Opponents of the bill say marijuana poses a public health risk and shouldn’t be legal. Rep. William Butynski (D-Hinsdale) said the House should wait to see how marijuana legalization pans out in Colorado and Washington state.

“Please use common sense. Be patient. Protect our children,” he said.

I'm not sure how giving your children a criminal record and prison time for choosing to use a safer substance than alcohol is protecting them from anything except future employment opportunities and happy lives. But then again, the politics of marijuana have always been the politics of affliction disguised as 'concern for children.' That's why hypocrites like Steve Katz vote against marijuana, even as they are caught by police in possession of it.

But there's also Democrats who get it that are running for office in Maine and PA. Take PA gubernatorial candidate John Hangar, for instance. He's calling for legalization and pointedly linking marijuana laws to the schools-to-prisons pipeline in Philly and PA, andgetting support  from the Democratic base. This comes at a time when Philly is closing schools even as a new $400 million prisonis being constructed.

Meanwhile, even down here in the reddest of red states (Alabama), we have some of the harshest marijuana laws in the nation, worse even than Mississippi (which has enacted a limited form of decrim). The prison chief here says current policies aren't working, and acop visited our governor personally to lobby for medical marijuana to save his daughter's life.

More prison beds and increased paroles would be great, but the long-term solution to reducing Alabama's swollen inmate population must include changes in sentencing laws, Corrections Commissioner Donal Campbell said Friday.

Otherwise, he said, the state's inmate population will continue to grow.

"As long as we have the laws that we have today, it's not going to change," Campbell said during an interview with The Associated Press.

Just over a year into office, Campbell has become well versed in the statistics that paint a staggering picture of overcrowding in Alabama's prisons. The prison population has skyrocketed from about 5,500 inmates two decades ago to more than 28,000 presently - all crammed into lockups built to hold fewer than half that many people.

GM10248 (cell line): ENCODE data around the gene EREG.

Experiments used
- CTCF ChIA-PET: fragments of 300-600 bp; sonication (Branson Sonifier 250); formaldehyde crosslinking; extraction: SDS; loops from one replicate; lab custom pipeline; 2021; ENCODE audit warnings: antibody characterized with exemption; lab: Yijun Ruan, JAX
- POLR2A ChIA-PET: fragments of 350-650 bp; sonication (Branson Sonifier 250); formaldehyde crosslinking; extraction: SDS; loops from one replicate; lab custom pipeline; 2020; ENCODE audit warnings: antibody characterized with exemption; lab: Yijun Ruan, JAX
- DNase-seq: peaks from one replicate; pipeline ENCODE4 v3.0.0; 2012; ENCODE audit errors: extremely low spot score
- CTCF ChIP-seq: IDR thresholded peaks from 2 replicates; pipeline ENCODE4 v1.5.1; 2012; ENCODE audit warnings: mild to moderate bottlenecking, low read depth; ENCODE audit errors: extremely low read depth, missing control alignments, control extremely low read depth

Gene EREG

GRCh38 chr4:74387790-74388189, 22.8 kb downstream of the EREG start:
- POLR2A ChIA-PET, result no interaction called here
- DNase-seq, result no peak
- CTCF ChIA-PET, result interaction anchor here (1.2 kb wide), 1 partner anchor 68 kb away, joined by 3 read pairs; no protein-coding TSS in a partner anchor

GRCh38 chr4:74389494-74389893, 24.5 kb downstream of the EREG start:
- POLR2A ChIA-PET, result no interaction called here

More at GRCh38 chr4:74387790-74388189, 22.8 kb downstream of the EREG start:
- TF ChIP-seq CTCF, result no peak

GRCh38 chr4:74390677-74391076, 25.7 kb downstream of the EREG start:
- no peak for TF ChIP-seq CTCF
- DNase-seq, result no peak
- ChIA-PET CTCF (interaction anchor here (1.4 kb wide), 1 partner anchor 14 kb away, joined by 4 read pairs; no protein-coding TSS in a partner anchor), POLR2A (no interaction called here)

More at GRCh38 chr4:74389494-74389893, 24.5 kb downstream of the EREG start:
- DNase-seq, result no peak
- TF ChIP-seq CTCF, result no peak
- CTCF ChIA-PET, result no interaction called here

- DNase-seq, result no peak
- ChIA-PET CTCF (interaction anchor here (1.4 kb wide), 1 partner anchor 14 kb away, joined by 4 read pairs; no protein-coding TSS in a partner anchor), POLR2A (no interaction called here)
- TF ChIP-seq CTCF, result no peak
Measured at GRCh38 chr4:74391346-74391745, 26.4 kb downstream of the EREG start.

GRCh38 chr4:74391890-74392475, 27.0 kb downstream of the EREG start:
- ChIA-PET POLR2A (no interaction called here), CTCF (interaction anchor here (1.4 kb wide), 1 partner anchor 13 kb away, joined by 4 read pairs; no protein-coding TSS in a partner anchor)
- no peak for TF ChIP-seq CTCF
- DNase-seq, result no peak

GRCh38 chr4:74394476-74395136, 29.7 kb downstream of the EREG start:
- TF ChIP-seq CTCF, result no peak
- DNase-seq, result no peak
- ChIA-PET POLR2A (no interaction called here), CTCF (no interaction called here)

Change is coming.
One such state could be Texas, which opted not to build new prisons about 5 years ago. Instead, the state improved its probation and parole systems and in-prison reform programs. They saved over $3 billion dollars by not building new prisons and saw their crime rate hit its lowest point in a half century.

North Carolina is another state that achieved a significant reduction in its prison population by prioritizing space for violent offenders, strengthening probation and parole supervision and sending low-level drug offenders to drug courts.

Katherine Robertson of the Alabama Policy Institute said it best, “(Our) leaders must act to improve and expand alternatives to incarceration for low-risk and nonviolent offenders to ensure that costly prison space is focused on those who pose a long-term threat to our public safety, not those we are simply mad at.”

Word on the street is that Vermont and Maryland are going to introduce legislation this year to legalize marijuana. Meanwhile-- Maine Could Elect The First Senator To Support Legalizing Marijuana :
Shenna Bellows, the Democratic candidate for the 2014 Maine Senate race, calls herself a progressive and a libertarian. A former director of the American Civil Liberties Union of Maine, Bellows supports bold action on climate change, a higher minimum wage, and less government surveillance. She is also the most prominent Senate candidate to boast her support for legalizing marijuana during a campaign.

Bellows faces a very tough road. In November polling, her opponent Sen. Susan Collins (R-ME) remained among the top five most popular senators in the country, with a 61-percent approval rating.

Perhaps because of this, Bellows isn’t interested in avoiding controversy or tough questions. In the past, positions that could be considered soft-on-crime were the third rail for political candidates.

We should also never forget that our backwards drug laws are DIRECTLY responsible for thousands of deaths in Mexico. I've seen and blogged varying estimates of how much legalization would impact cartel profits. One recent estimate: "Mexican analyst Alejandro Hope estimated that the Sinaloa Cartel stands to lose up to half of its profits from legalization in Colorado, Oregon and Washington alone."

So for those Republicans and Democrats who think pot policy is just about "kids who want to get high", they might want to spend more time looking at Mexico. Or looking at how the War on Drugs by the USA in Afghanistan failed just as miserably as it did domestically, despite the loss of blood and treasure by the American people, according to a recent report released.. People are dying around the globe because of our stupid drug policies, and marijuana is an easy fix we can make. Now.

Extended (Optional)

Originally posted to BikingForKarma on Fri Jan 17, 2014 at 01:16 PM PST.

Also republished by DKos Cannabis Law and Drug War Reform.